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    Hey guys, we finally got our hands on EA’s Star Wars: Squadrons and so far the results are impressive. You can check out 20 minutes of gameplay in the video below!

    Click here to purchase Star Wars: Squadrons for PS4!

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    We’ll have a full review for you some time next week, suffice to say Squadrons delivers an immersive combat experience in vein of 1998’s Star Wars: Rogue Squadron, albeit with better graphics. Controls are actually quite fluid and allow the user to easily slow down and accelerate their ship during intense dogfights; and redistribute power to various systems, i.e., the lasers, shields, and thrusters. The levels are rather simplistic and consist mainly of flying to an area, fighting a barrage of x-wings or tie fighters, depending on your side, whilst avoiding laser fire from star destroyers and other large craft.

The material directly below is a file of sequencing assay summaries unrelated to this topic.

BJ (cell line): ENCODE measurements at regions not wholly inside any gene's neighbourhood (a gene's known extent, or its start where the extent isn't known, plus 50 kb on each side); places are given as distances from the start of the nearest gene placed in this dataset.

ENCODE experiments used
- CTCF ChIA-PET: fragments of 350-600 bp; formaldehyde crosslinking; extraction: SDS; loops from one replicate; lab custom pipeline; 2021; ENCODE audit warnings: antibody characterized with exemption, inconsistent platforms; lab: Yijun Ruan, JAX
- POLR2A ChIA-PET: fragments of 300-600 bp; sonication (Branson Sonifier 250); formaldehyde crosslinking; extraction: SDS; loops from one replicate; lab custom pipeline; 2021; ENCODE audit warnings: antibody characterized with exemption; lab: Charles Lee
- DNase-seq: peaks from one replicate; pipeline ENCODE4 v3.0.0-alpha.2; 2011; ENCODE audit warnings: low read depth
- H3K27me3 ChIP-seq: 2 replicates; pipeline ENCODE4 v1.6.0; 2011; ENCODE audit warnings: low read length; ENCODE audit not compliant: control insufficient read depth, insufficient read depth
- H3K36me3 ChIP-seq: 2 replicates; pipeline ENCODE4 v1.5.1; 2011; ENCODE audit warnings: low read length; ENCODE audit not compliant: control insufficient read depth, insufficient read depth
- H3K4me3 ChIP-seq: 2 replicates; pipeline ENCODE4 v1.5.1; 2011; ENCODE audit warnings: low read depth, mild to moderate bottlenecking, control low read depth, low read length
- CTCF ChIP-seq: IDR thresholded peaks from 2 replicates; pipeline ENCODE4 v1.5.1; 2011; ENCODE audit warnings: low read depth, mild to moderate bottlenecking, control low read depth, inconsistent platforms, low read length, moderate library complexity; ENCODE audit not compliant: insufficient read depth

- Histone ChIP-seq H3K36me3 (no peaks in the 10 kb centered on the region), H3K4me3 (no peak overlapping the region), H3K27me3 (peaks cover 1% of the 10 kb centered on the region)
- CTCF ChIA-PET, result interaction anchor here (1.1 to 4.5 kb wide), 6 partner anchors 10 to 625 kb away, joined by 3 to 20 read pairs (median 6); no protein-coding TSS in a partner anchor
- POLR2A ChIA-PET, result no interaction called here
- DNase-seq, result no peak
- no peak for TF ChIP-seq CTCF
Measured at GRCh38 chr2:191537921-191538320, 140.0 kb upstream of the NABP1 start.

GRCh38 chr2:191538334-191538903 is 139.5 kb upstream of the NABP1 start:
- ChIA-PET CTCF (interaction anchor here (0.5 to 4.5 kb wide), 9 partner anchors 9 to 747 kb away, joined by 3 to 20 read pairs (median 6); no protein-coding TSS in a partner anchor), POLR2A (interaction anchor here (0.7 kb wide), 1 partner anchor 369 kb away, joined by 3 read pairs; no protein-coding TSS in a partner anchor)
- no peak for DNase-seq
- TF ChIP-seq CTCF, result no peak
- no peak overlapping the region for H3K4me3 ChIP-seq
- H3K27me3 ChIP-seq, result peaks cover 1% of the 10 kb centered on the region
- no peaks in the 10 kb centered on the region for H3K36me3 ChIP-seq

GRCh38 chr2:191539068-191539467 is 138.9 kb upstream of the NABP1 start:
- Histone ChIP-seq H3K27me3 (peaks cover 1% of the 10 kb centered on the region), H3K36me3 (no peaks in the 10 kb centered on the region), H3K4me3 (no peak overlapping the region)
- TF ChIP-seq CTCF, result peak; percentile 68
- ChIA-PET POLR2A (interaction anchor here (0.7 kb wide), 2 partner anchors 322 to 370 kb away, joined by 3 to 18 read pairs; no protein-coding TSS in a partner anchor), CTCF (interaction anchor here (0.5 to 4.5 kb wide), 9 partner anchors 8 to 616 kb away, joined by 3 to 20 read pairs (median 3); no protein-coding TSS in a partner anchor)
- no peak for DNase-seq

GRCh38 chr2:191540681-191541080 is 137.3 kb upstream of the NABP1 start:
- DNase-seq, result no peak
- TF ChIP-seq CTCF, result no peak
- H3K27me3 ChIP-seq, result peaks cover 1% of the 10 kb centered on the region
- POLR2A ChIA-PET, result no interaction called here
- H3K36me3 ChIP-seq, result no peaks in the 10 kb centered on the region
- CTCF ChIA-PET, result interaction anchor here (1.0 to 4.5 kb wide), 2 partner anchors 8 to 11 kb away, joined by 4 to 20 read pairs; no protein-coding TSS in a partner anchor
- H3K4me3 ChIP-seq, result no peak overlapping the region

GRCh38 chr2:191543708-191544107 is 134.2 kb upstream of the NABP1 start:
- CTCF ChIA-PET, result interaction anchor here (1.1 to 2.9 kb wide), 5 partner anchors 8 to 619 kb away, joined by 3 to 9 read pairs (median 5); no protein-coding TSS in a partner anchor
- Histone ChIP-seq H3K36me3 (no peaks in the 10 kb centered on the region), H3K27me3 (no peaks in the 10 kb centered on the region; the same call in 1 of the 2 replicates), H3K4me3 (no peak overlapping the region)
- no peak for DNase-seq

All in all, it’s very much a Star Wars game filled with diverse characters and set amidst the backdrop of that galaxy far, far away. Our opinion might change as the game progresses, but so far we think it’s worth the relatively cheap $40 price tag!

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    Star Wars: Squadrons is now available on all major platforms. In addition to regular consoles, the game will also be available in virtual reality on PlayStation 4 and PC.